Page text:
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Doctoral defence: Meeli Alber “Impact of elevated atmospheric humidity on the structure of the water transport pathway in deciduous trees”

On 20 June at 10:00 Meeli Alber will defend her doctoral thesis “Impact of elevated atmospheric humidity on the structure of the water transport pathway in deciduous trees” for obtaining the degree of Doctor of Philosophy (in Plant Ecology and Ecophysiology).

Supervisor:
Professor Arne Sellin, University of Tartu

Opponent:
Associate Professor Vít Gloser, Masaryk University (Czech Republic)

Summary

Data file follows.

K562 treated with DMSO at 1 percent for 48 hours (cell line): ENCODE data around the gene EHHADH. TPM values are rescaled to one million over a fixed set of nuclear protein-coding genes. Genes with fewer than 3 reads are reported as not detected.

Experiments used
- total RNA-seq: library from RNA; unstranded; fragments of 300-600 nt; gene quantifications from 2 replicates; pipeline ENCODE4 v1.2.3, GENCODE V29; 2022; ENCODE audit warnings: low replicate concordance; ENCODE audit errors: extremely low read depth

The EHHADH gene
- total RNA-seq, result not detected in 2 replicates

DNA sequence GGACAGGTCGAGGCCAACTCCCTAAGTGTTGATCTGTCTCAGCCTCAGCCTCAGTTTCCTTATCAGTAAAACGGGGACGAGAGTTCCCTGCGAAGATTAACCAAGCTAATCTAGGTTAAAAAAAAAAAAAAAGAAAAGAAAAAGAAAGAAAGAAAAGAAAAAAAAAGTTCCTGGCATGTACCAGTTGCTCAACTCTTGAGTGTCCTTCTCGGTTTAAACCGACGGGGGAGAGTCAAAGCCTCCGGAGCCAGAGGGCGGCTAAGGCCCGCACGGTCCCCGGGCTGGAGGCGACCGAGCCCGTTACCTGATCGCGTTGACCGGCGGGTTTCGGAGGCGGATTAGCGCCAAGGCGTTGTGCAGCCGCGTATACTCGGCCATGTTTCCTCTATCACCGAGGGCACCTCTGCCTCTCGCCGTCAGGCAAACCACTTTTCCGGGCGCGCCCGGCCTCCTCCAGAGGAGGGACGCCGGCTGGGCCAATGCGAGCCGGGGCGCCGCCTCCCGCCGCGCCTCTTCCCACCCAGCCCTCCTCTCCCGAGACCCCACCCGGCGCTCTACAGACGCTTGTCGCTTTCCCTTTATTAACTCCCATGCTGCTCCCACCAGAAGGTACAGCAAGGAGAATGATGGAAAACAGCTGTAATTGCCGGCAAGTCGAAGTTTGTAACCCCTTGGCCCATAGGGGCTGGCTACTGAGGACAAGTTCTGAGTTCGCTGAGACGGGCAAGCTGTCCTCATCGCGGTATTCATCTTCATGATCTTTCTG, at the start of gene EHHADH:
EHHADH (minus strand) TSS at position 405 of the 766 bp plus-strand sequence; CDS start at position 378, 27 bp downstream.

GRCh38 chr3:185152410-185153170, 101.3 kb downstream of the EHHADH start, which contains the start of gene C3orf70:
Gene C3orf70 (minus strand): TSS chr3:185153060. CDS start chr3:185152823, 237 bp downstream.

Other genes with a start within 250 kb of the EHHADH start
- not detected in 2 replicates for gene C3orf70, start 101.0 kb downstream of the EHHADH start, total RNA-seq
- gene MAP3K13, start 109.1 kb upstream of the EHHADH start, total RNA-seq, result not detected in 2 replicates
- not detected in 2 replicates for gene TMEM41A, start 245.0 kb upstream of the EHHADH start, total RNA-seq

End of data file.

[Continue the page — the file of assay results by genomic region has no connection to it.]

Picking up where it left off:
Plants need water because it is essential resource in order to keep up photosynthesis, grow and survive. Water moves in plants along vascular tissue – xylem, which consists of vessels and tracheids and forms the largest part of plants' water transport pathway. Various environmental factors may affect the structure of water transport system and consequently its water conducting capacity. In northern Europe amount and frequency of precipitation is predicted to rise during this century. This brings along increase in relative air humidity on local or regional scales. In the thesis, I studied how increasing relative air humidity affects structure of xylem and stomata, which influence efficiency of water transport. The data for doctoral thesis was collected from Free Air Humidity Manipulation experimental site situated at Rõka village, eastern Estonia, where two deciduous tree species  silver birch (Betula pendula Roth) and hybrid aspen (Populus tremula L. × P. tremuloides Michx.)  were studied. I found that increased air humidity causes changes in anatomical structure of stems and leaves of broadleaved trees that leads to lower hydraulic efficiency of their water transport system. Trees grown in conditions of elevated air humidity experience reduced transpirational water flux and thus there is no strong environmental pressure for the development of efficient water transport system. The reduced hydraulic efficiency may limit gas exchange and growth rate of trees. Despite of some slight changes in xylem traits, generally wood anatomical structure of studied broadleaves tree species is conservative with respect to climate trends. Xylem susceptibility to cavitation was not affected by humidification treatment in hybrid aspen. Thus, the functional vulnerability of stem-wood does not represent a potential threat to hybrid aspen in the light of long-term regional climate trends. Elevated air humidity caused increase in the share of ray parenchyma in hybrid aspen stems that enhances respiration costs leaving less resource to sustain growth processes. Increased air humidity induced changes in biomass allocation in favour of vascular tissues, which can be treated as a mechanism compensating for reduced hydraulic efficiency of stem-wood.

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